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Tell me about: Tyrannosaurus Rex - Facts for Kids

Updated: Sep 6, 2022

Welcome to a new Imagining History Series - our Guide to Dinosaurs! Yes, everyone loves those super massive lizards. I do. You do. We all do. After all, what's not to like? Giant beasts the same weight as tanks and the same size as buses stalking the Earth? Yes please. Each week we'll be taking a look at a different Dino. To start off with, we're investigating the most famous Dinosaur of them all - Tyrannosaurs Rex.

What does Tyrannosaurus Rex even mean?

It comes from Greek and Latin and means 'Tyrant Lizard King'. Which, I think we can all agree, is an awesome title.

What did Tyrannosaurus Rex look like?

A picture is worth a thousand words. Take a look at this image and just bask in T-Rex's fearsome glory:

A Terrifying T-Rex - courtesy of magikstar

When did T-Rex roam the Earth?

That would be waaaaaaay back in the Cretaceous Period, around 65 million years ago. T-Rex hung out in what is now America and Canada. It lived at the same time as some other mega star Dinosaurs: Triceratops and Ankylosaurus.

Courtesy of Conty

How big was it?

Very big. The T-rex could grow up to 40 feet long - that's the same length as a bus - and twelve feet high - that's the same height as your Dad stood on my Dad's head. The T-Rex was weighty too, weighing up to 15,500 pounds - that's the same weight as an African Elephant.

How long did T-Rex live?

Scientists - doing some clever sciency stuff that I don't quite understand - have discovered that the T-rex lived to around 28 years old.

Did it eat meat?

You betcha! A lot of meat too. Recent research even suggests that Tyrannosaurus Rex was a cannibal - it ate other T-Rex's. Which, let's face it, is very impolite table manners.

Oh my, what big eyes you have.

T-Rex had eyes the size of oranges. Not those little tiny ones you get from Asda, I'm talking those big fresh oranges that are only available at Marks and Spencer. T-Rex had the biggest eyes of any land animal, which meant it had incredible eyesight for spotting prey too.

Oh my, what sharp teeth you have.

The T-Rex had 50 - 60 banana sized teeth that were razor sharp. Each tooth was serrated like a steak knife - so the T-Rex would have been able to saw, puncture and rip meat. The T-Rex's jaws had such force that it could loose several teeth whilst biting (likely leading to a terrified tooth fairy when she checked under Rex's pillow). Fortunately, the T-Rex could grow new teeth if any snapped off. Beneath each tooth were another three or four growing to replace it.

Did it have a powerful bite?

An unbelievably powerful bite. One snap of a T-rex's mighty jaws could unleash 57,000 newtons of bite force. Now, I've no idea what 57,000 newtons looks like or means. So, how about this: if a T-Rex bit your arm it would do so with the same force as an Elephant sitting on your poor unfortunate limb. Plus, the T-Rex wouldn't even chew, it would shallow your arm whole!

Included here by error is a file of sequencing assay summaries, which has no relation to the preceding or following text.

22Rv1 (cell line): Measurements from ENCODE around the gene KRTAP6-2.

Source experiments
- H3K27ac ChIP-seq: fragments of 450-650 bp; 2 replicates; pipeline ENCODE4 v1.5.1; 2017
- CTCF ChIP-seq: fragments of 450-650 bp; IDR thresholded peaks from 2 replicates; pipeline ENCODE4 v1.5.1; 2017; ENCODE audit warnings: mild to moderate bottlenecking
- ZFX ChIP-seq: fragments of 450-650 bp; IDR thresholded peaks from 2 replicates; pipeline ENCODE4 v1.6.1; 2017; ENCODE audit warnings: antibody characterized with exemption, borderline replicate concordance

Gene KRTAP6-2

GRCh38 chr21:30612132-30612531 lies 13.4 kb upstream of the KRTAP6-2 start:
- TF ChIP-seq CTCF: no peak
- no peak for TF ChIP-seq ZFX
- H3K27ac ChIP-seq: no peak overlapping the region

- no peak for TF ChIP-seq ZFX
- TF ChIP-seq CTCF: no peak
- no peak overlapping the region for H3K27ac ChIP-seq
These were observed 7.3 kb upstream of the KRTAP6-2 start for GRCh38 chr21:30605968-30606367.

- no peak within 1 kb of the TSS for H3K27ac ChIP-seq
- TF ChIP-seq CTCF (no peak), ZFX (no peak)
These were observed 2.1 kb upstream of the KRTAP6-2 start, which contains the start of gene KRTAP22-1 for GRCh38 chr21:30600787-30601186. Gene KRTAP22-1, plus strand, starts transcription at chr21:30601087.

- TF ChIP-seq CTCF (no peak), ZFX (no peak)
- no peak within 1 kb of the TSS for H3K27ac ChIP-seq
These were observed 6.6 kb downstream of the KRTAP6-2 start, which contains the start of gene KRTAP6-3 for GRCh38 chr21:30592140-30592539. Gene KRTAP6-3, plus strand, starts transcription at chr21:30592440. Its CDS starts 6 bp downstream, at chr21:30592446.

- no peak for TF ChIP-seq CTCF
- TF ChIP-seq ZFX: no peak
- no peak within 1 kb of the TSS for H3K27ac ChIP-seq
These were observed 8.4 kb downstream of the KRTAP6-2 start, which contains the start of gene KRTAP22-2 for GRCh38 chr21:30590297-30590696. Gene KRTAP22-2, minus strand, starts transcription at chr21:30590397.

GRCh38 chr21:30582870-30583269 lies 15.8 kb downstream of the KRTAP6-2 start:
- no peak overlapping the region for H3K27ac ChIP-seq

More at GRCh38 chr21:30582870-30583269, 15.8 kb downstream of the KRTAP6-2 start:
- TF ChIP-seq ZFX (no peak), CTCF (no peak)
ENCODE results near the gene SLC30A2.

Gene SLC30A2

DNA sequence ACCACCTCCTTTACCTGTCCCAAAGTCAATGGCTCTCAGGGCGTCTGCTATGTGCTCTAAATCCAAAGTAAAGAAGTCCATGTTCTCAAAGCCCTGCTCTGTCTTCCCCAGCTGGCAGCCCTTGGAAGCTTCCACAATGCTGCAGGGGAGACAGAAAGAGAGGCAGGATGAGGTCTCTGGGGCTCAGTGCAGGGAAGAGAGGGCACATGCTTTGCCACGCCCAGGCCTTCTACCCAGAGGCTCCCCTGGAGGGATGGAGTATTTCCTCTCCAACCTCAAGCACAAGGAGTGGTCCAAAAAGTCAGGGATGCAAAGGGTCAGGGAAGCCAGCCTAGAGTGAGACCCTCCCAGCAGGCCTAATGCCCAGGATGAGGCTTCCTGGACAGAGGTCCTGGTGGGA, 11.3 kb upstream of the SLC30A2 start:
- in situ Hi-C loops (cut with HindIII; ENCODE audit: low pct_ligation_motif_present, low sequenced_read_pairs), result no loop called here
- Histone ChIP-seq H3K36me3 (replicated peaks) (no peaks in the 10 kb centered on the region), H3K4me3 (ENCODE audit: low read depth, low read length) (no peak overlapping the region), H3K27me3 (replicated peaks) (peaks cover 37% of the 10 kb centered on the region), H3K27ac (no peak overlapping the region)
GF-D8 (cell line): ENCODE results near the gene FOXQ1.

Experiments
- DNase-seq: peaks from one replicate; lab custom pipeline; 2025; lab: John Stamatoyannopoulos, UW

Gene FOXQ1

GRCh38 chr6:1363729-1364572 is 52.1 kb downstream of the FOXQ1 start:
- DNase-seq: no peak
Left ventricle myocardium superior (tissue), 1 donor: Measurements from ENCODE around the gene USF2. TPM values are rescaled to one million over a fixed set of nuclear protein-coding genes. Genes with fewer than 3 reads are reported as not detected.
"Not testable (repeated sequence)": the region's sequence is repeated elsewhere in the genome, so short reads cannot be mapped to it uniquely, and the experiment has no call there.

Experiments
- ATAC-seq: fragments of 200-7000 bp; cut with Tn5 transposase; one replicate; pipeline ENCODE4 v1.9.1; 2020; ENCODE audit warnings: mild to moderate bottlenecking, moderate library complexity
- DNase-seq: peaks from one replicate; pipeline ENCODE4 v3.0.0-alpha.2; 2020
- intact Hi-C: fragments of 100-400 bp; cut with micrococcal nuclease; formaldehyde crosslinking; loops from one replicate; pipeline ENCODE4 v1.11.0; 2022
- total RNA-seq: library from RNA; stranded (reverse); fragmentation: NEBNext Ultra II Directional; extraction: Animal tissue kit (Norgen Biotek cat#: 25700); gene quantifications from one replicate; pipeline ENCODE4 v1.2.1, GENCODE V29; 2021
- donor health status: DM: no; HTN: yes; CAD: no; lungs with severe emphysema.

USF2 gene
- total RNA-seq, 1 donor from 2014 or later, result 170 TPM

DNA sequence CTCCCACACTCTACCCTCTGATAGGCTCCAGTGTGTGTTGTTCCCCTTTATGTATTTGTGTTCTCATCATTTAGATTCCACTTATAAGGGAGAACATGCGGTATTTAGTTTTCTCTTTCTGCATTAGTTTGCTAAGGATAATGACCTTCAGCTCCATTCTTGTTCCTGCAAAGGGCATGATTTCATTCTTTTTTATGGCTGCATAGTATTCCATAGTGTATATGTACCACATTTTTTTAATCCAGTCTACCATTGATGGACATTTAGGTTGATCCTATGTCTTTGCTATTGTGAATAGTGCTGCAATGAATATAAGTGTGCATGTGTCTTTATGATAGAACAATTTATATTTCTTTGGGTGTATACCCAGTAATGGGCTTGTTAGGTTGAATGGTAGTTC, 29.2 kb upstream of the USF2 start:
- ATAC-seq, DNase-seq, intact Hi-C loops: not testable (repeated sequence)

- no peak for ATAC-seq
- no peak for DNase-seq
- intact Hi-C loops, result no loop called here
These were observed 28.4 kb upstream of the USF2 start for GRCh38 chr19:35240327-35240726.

Here's a handy comparison for you: the White Shark can manage a bite force of only 20,000 newtons, if a T-Rex could swim it would have a White Shark for breakfast.

Could a T-rex swim?

I had a feeling you were going to ask that. New research suggests that most Dinosaurs could swim - even big ol' T-Rex. Researchers called their swimming stroke the "Dino Paddle".

Jurassic Park poster circa 1993

How fast could it run?

Great question, and one Palaeontologists are yet to agree on. Could a T-Rex keep up whilst chasing a jeep or a person wearing high heels? Maybe. Scientists reckon that T-Rex could run at about 10 miles an hour, any faster and its bones would break due to its massive size. That means T-Rex could catch up with a person running in high heels but that jeep would be long gone.

When was T-Rex first discovered?

As we all know, Dinosaurs don't exist any more (boo!) The only way we know about them is from having found their fossilised bones buried deep in the ground. It was the Palaeontologist Barnum Brown who, in 1902, found the first T-Rex buried in Montana.

So, what's all this about Dinosaur's having feathers?

It's true! New research out of China suggest that many Dino's were covered in a plume of feathers. This includes T-Rex. Yes, the Tyrant Lizard King was likely covered in a footballer's mullet of brightly coloured feathers along its head, back and tail.

So, ignore the image above - sorry! - T-Rex probably looked more like this:

By RJPalmerArt

Why did the T-Rex have such tiny arms?

No-one is quite certain. Some scientists think that if the Dinosaurs hadn't died out then the T-Rex may have continued evolving until its arms disappeared entirely - so it would look like a big snake with legs basically. Don't make the mistake of thinking those tiny arms were weak however, as a T-Rex could bench press 500 pounds. This means its arms were three times stronger than a humans. So, word of warning, please don't challenge a T-Rex to an arm wrestling contest. You'll lose.

And then the T-Rex will eat you.



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